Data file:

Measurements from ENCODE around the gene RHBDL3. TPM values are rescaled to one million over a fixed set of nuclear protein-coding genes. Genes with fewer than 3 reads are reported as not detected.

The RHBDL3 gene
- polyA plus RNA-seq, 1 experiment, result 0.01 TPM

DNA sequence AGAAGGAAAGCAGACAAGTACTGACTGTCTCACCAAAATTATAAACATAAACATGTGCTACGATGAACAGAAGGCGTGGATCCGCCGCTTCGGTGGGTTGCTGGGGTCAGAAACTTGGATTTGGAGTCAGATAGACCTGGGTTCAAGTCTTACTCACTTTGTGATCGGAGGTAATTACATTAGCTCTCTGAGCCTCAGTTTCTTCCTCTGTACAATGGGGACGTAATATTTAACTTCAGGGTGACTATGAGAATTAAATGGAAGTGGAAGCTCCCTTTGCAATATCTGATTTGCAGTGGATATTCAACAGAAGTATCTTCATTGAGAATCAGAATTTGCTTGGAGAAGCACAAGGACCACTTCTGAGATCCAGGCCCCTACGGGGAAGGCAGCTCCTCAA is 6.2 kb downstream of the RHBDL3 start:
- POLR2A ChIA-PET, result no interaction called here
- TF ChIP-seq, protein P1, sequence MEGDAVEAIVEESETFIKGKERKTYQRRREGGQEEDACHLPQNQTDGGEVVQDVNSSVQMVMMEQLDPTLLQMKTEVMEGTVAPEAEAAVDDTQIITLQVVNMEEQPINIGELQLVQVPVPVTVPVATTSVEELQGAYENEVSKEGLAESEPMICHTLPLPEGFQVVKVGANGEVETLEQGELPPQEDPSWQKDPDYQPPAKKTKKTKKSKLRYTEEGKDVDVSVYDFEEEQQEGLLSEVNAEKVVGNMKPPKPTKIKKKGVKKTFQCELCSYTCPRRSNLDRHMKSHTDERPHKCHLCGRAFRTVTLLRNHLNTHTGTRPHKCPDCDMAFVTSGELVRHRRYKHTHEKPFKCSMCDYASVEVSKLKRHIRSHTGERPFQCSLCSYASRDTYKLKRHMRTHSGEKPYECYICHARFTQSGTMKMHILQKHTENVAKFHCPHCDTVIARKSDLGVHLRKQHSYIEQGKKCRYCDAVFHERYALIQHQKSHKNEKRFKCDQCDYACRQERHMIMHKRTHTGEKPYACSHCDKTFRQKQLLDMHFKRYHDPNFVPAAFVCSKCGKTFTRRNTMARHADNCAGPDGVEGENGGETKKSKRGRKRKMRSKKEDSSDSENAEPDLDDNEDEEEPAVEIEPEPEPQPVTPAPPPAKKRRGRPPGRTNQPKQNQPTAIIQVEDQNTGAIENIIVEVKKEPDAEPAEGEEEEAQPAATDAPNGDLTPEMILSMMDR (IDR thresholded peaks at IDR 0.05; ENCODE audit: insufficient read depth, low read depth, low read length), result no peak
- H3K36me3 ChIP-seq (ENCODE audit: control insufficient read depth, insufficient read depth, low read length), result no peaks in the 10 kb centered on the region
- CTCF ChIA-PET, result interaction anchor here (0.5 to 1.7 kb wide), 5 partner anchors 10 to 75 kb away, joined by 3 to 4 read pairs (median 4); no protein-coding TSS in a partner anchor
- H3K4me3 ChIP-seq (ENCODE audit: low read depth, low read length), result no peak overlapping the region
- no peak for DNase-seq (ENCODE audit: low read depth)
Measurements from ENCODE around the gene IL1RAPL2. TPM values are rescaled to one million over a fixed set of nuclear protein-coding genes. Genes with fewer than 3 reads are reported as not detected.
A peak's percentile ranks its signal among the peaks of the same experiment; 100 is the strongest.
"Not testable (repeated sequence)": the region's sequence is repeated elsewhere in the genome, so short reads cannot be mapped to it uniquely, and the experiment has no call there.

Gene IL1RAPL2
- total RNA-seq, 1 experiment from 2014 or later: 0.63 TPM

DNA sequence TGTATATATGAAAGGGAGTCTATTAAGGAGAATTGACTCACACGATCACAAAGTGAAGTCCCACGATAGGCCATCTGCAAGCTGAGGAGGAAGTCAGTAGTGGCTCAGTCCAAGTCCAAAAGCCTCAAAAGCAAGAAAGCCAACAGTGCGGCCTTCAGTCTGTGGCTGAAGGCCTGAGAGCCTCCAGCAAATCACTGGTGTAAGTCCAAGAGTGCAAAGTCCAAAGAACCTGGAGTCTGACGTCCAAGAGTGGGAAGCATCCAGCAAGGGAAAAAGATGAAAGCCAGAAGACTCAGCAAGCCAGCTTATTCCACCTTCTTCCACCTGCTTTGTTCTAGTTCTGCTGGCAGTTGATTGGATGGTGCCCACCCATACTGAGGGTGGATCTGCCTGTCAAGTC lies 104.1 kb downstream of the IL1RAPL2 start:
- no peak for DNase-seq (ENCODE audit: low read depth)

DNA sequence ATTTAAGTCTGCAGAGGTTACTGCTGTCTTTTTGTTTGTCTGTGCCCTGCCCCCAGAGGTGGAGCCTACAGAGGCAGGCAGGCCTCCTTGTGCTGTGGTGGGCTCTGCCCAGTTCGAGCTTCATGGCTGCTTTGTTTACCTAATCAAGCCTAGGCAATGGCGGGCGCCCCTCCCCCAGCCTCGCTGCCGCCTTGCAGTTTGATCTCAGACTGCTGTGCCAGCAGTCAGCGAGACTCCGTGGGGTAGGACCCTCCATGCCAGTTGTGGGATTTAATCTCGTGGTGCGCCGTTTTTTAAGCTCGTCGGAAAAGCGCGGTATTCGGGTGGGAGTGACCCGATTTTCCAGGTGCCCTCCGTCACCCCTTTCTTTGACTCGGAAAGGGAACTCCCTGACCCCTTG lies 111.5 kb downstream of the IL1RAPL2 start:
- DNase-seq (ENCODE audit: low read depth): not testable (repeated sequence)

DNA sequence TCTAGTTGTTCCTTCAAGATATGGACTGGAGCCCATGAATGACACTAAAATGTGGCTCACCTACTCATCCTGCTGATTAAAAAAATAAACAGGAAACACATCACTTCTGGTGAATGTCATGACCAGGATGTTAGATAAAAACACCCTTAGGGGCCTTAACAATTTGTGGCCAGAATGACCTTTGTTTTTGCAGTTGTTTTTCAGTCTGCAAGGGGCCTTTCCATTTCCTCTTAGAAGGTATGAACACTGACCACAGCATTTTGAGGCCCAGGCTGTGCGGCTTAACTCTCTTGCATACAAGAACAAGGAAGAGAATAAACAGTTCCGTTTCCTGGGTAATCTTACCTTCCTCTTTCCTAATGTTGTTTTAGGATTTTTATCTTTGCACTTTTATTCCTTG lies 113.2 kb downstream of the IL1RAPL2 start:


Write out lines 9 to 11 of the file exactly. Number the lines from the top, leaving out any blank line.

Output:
- H3K4me3 ChIP-seq (ENCODE audit: low read depth, low read length), result no peak overlapping the region
- no peak for DNase-seq (ENCODE audit: low read depth)
Measurements from ENCODE around the gene IL1RAPL2. TPM values are rescaled to one million over a fixed set of nuclear protein-coding genes. Genes with fewer than 3 reads are reported as not detected.